Tasmajdan Park

Beekeepers Festival in Tasmajdan Park. Not just honey!

In the winter when the sun went down early and it was too dark to go walking in the park, I walked home from work instead.  It took about an hour on foot.  Belgrade’s pedestrian bridges and underpasses made the traffic safe, and after work there were always enough people around to not fear the dark.  Halfway home, I’d sometimes stop at St Sava, Belgrade’s iconic Orthodox church and people watch for a little while, especially in the long Christmas season, which spans from November to January, and the church sparkled with Christmas lights.  St.  Sava is probably the city’s most important icon, and I loved that I could walk there from home.

St Sava church, Belgrade

Early evening at St Sava, snapped on my walk home from work

60 Days: Learning about Serbia

I’ve been to Belgrade once before on a train.  I remember rolling into the  busy  station and watching throngs of people spill out on to the platform.  We had recently arrived in Yugoslavia and, for the first time, had crossed the great divide between Western  Europe and the Communist Bloc.  It wasn’t quite the black and white world of old photographs that I’d imagined, but it was distinctly different, like I had traveled back in time 30 years.   Everything seemed strangely otherworldly: the uniforms,  the faces, the ubiquitous portraits of Tito, the Cyrillic signage and the distinct absence of English.

We were on our way to Athens, so we stayed put as the train waited for half an hour for everyone to embark.  Vendors with carts and trays cruised past the carriages and waved up at us from the platform.  One guy looked at our foreign faces and yelled “Cheez Pie”  in English.  He was carrying giant, round pies wrapped in greaseproof paper.  I pushed down the heavy sash window and bought one,  and then ate it hungrily,  amazed at the size and delicious, greasy foreignness of it.   That cheese pie is my biggest memory of Belgrade.  I was 20 years old.

Serbia, the world, and I have all changed a lot since then.  Now, two months before we leave Kingston, its time to re-learn the little that I know about Belgrade and perhaps expand my knowledge beyond the communist era train station.  So I asked Google:  What’s the city like? What is there to do?  Where to go? What its like to live there?

I learnt that Belgrade, broadly speaking, is split into two halves:  the old city with more traditional architecture and narrow streets, and New Belgrade, with more utilitarian, communist-style residential communities.  Twenty years after the Balkan war, the city has rebuilt but there are still pockets of destruction and ruined buildings awaiting demolition.  I’m excited to learn that it seems to be a very walkable city.  Firstly there are sidewalks,  which I greatly miss, and there seems to be an abundance of parks compared to anywhere else that I have lived other than London.  There’s also a good public transportation system, affordable taxis and perhaps river trips, which sound cool.  Belgrade also seems to have lots to do.  There seems to be a different themed street festival going on every other week:  beer, cheese, wine…. They seem to take Christmas seriously too, with German-style Christkindlmarts popping up around the city.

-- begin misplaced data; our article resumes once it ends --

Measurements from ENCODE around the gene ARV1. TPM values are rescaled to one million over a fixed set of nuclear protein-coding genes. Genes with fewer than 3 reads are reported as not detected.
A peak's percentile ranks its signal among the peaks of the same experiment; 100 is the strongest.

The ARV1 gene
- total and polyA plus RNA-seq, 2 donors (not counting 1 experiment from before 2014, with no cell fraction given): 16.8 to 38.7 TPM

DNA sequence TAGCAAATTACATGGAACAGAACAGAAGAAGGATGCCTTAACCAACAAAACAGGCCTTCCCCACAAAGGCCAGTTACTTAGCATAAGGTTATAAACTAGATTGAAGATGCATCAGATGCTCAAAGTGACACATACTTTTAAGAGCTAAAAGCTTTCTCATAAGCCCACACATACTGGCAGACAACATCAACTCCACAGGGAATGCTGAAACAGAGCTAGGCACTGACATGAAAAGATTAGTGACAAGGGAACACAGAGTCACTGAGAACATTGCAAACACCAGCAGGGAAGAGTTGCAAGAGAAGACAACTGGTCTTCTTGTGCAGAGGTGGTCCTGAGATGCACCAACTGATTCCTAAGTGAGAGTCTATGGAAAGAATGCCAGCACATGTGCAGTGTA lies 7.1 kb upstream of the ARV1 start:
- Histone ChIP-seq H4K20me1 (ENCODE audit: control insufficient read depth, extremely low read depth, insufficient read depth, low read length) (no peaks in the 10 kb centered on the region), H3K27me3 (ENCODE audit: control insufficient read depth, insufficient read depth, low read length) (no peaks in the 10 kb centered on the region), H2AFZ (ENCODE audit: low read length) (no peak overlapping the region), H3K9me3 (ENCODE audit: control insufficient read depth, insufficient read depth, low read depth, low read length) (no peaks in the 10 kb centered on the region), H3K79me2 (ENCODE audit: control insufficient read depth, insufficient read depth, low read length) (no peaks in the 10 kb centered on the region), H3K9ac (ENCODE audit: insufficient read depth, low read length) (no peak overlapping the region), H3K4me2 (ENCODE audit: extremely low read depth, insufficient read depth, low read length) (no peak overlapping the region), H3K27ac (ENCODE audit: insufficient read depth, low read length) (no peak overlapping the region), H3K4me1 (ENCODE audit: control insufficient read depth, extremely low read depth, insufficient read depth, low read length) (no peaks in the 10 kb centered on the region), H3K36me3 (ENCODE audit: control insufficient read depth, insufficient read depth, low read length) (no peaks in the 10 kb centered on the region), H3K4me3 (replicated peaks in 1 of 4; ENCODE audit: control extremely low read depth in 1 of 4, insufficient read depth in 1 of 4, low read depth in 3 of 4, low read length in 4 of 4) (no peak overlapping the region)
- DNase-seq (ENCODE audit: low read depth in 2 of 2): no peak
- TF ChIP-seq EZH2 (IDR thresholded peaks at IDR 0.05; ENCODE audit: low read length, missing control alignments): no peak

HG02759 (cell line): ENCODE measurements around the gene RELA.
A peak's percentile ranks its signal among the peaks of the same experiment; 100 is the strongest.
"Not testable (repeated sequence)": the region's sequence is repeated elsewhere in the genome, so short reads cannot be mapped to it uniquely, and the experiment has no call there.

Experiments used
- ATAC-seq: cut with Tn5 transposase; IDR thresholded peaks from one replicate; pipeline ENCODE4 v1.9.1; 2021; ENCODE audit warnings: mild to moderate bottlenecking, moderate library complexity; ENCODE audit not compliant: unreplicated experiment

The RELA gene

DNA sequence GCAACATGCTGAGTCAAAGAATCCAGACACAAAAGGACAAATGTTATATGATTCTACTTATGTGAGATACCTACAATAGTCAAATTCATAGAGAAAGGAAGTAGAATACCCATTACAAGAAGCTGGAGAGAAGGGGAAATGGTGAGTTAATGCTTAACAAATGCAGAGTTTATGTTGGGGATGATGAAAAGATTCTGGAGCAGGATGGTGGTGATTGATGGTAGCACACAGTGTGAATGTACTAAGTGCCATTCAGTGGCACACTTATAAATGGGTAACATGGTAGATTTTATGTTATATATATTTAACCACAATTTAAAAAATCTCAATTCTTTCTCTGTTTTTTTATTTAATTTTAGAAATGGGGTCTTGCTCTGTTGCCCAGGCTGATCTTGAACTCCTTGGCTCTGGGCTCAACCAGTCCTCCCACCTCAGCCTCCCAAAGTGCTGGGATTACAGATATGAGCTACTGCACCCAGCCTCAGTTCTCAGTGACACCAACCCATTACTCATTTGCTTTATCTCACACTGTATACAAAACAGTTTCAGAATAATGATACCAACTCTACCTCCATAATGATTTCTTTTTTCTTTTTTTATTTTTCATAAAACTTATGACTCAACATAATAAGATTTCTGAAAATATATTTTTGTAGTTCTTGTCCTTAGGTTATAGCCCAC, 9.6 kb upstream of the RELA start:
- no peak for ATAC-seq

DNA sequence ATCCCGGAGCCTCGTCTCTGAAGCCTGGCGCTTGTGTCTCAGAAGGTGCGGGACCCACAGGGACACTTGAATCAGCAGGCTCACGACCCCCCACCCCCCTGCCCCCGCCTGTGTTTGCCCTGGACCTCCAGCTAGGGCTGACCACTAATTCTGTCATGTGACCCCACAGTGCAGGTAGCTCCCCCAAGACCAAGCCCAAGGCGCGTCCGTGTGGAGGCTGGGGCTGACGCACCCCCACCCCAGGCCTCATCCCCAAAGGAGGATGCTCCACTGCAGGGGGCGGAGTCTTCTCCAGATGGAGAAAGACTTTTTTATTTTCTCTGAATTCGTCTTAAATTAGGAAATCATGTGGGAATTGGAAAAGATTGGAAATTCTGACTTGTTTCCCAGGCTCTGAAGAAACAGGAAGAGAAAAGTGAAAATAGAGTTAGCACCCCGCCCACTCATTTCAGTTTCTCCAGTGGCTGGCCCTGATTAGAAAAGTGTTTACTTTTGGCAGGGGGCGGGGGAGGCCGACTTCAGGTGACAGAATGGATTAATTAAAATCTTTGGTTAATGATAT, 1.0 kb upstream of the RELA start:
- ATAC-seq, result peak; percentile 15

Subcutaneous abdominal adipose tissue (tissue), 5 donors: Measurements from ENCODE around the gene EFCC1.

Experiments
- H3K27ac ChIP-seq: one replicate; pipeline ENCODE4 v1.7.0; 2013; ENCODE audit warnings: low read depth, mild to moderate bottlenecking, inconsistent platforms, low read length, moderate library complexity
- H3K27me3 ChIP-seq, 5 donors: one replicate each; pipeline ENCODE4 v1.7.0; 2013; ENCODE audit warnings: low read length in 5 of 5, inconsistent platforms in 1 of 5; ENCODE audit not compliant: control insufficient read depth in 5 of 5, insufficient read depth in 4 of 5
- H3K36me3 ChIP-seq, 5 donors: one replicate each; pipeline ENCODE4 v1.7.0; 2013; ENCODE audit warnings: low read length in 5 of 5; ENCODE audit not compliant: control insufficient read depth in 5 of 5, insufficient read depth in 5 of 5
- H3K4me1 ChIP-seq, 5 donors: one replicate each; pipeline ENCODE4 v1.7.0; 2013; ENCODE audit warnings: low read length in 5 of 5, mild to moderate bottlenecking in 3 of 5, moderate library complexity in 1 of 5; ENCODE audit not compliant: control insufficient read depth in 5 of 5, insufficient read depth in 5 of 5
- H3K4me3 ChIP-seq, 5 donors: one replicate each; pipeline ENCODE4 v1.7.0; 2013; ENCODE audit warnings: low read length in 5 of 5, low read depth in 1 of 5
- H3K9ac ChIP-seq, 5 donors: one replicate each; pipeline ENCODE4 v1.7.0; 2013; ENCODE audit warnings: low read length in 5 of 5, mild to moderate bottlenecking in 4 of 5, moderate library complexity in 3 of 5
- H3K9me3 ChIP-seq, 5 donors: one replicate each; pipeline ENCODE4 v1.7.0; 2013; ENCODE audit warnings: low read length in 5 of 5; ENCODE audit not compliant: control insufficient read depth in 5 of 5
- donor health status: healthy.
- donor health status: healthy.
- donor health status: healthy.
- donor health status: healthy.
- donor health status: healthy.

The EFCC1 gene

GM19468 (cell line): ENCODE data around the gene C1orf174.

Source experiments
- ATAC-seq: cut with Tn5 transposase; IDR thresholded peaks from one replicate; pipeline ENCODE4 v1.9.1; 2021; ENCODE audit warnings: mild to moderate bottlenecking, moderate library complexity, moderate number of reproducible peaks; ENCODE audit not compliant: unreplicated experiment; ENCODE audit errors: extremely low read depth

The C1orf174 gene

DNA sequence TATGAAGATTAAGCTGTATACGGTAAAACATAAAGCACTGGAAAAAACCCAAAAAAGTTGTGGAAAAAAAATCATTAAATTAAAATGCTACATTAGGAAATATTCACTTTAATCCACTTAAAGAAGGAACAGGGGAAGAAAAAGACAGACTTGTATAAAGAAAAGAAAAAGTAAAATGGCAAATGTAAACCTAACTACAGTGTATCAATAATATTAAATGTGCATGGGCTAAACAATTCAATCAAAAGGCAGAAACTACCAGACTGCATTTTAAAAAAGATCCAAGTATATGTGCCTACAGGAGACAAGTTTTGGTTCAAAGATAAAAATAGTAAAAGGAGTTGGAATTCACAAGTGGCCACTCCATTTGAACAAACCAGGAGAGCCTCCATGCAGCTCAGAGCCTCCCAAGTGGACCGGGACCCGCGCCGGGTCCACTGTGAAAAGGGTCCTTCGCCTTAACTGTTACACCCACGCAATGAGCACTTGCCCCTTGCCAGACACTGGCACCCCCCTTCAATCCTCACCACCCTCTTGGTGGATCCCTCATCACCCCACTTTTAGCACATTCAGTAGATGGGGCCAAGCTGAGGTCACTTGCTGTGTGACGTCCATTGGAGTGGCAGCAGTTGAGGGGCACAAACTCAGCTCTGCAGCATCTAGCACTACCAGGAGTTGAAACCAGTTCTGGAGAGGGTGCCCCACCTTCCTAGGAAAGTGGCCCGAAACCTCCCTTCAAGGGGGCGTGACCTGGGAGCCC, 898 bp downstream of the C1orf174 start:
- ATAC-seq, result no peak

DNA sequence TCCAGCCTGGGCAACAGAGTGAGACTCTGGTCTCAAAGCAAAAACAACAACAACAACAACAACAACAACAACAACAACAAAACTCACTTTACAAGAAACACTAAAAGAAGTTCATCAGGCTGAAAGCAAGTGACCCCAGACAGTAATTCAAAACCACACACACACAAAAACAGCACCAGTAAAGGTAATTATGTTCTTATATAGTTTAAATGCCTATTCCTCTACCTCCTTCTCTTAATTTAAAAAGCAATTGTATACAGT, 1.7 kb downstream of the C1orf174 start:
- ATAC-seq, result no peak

The country has four seasons, cold winters (with snow), hot summers and mild spring and fall weather.  When we tell people where we are going next, they say “Oh, that’s really different.  Its sooo cold there….brrrr.”  If this was just Jamaicans, I’d understand.  But it seems to be practically everyone, including people who don’t really know where it is!  We think they may be confusing “Serbia” with “Siberia”, as we don’t get the same reaction if we just say, “We’re heading to Belgrade.”  I’ve been spoilt with all this tropical living and, although I remember how fantastic the spring can be after the long winter months, I also miss wrapping up and getting out in the cool and cold.  Four seasons will be a pleasant change.

Produce, or green markets as they are called in Belgrade, are everywhere selling seasonal produce, which I expect to be every bit as good as Greece.  That is exciting for me.  I get excited about vegetables!

Everyone in the Foreign Service community that has lived or worked there tells me they loved it.  Its central Europe location makes other travel easy –  Belgrade is close to the Hungarian and Romanian borders, as well as the other ex-Yugoslavian countries, and about a 13hr drive to Greece if we are feeling adventurous.   We are close to Spetses and London and friends.  Its been a long time since we are only a few hours away.

How do I imagine Belgrade today beyond that first impression?  As a mixture of Greece and Russia:  one part traditional Athenian coffee culture with sidewalk cafes and boisterous, loud customers, and one part cold, grey Sovietism.   We will see.  Maybe I will stand corrected?

But first, once we get there in August, on my personal to-do list… the minute I get some time to explore by myself… is to go back to Belgrade station and find myself one of those cheese pies.  I wonder if they are still for sale?